INDIANAPOLIS (AP) — Mario Andretti showed everyone just how far technology has come in the world of racing.
On Saturday, the 77-year-old racing icon made a late pass in the grass and pulled away from Sam Schmidt in the final straightaway on the Indy track to win a semi-autonomous car race, an exhibition event where the real winners might be those trying to get back in the driver's seat after suffering severe injuries.
Schmidt has been paralyzed from the neck down since a crash in January 2000.
"This is absolutely phenomenal. The benefits that this will provide worldwide to individuals like Sam, war veterans and so on and so forth; that alone with what Arrow Technologies has done is so noble," Andretti said. "Again, I can't say enough for how good this can be. It needs to be known that this technology is available."
The two former IndyCar racers drove side-by-side and traded leads several times, controlling the cars with a high-tech headset that connected with infrared cameras on the dashboard. They steered by tilting their heads, accelerated and braked by breathing into a tube and switched gears by using voice commands.
At times, the cars topped 130 mph on Indy's 2.439-mile, 14-turn road course.
For the 52-year-old Schmidt, it was a treat to get back behind the steering wheel.
"It feels normal. It's the first time in 17 years I've felt normal," he said. "There are so many things I haven't been able to teach my kids to do, to throw a football to driving a stick shift. To be able to come back and do this kind of stuff makes up for it a little bit."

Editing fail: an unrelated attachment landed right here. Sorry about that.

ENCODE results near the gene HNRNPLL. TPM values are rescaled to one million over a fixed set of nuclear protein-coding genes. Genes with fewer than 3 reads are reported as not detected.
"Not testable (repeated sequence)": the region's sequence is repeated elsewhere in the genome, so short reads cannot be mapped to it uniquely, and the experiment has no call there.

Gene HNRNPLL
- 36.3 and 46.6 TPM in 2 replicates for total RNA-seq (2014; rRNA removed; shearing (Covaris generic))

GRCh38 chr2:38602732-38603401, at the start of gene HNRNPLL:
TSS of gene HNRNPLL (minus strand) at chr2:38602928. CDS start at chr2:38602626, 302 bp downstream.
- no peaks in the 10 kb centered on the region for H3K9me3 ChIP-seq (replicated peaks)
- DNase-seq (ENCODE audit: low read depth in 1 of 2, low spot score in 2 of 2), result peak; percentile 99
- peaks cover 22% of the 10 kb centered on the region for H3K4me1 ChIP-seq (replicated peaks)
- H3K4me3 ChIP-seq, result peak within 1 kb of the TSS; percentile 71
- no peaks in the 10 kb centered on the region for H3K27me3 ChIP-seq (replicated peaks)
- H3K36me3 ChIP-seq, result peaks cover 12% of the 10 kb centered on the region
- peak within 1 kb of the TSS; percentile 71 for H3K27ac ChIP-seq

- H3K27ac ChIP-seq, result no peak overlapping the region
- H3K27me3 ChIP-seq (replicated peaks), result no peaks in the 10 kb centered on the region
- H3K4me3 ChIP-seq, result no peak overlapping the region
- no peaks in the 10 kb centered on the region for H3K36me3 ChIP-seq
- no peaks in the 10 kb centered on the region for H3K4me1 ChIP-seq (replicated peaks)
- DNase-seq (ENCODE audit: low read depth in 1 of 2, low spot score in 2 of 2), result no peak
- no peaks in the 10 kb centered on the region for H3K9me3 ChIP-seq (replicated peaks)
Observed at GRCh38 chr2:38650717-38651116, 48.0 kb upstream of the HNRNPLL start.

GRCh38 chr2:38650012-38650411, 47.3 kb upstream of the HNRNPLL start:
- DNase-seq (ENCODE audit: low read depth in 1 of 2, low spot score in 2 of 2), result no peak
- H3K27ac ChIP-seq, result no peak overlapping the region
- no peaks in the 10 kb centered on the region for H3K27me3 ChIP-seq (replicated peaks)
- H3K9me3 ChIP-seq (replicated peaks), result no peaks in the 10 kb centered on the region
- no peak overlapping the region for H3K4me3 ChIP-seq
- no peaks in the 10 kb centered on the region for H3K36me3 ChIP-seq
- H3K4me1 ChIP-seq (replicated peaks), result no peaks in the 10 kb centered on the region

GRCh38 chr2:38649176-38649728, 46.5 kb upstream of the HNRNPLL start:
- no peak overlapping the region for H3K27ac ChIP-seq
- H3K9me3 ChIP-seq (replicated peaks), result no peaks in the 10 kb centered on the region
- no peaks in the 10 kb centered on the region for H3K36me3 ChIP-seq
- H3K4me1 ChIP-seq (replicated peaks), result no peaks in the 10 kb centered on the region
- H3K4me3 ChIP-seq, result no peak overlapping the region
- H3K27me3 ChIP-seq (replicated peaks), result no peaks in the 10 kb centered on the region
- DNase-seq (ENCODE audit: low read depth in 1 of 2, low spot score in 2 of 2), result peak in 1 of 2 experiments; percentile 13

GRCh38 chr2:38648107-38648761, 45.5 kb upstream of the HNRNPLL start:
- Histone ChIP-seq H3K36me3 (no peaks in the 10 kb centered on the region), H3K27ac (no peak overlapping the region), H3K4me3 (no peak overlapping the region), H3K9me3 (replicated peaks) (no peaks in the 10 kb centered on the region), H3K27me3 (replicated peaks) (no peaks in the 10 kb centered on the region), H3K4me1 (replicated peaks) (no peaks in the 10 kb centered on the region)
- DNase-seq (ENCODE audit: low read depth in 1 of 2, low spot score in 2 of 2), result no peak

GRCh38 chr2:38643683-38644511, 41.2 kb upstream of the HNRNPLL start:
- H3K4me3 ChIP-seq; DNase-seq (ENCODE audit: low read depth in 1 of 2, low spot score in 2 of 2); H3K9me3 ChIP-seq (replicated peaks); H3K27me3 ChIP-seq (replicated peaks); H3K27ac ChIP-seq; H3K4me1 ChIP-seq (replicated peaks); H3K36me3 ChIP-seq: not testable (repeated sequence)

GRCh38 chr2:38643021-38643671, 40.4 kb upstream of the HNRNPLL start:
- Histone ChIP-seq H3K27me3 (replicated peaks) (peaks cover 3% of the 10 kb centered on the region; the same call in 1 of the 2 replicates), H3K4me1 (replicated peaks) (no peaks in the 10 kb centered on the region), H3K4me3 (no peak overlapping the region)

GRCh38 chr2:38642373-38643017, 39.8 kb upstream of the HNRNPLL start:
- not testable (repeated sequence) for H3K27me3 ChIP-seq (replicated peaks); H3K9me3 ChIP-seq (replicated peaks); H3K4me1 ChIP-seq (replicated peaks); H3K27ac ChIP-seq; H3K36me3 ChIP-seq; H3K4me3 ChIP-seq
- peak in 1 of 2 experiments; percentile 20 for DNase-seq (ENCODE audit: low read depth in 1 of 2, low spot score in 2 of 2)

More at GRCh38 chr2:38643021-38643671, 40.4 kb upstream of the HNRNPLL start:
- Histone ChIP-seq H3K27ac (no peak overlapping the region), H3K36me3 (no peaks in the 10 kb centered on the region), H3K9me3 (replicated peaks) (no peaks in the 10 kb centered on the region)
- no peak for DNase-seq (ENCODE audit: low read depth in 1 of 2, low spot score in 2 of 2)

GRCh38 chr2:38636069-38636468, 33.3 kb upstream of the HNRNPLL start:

Schmidt has been a longtime favorite in Gasoline Alley and has stayed involved in the IndyCar Series as a team owner, starting a low-budget team and turning it into a multi-car effort that has emerged as a serious contender.
Since getting hurt, he has played a prominent role in raising money for spinal cord injury research and has been vocal supporter of promoting technological advancements, including self-autonomous cars.
Andretti's only other win at the historic Brickyard came in the 1969 Indianapolis 500.
Since then, it's been mostly heartbreak for the Andretti family. Mario Andretti was the 500 runner-up twice after his win and his grandson, Marco, finished as the 2006 runner-up. Michael Andretti, Mario's son and Marco's father, led more laps in the race than any other non-winning driver.
So, of course, when Schmidt challenged one of IndyCar's most famous drivers to a race, Andretti said yes. Now, Schmidt wants a rematch.
"He didn't cut me any slack, that's for sure," said Schmidt, joking.
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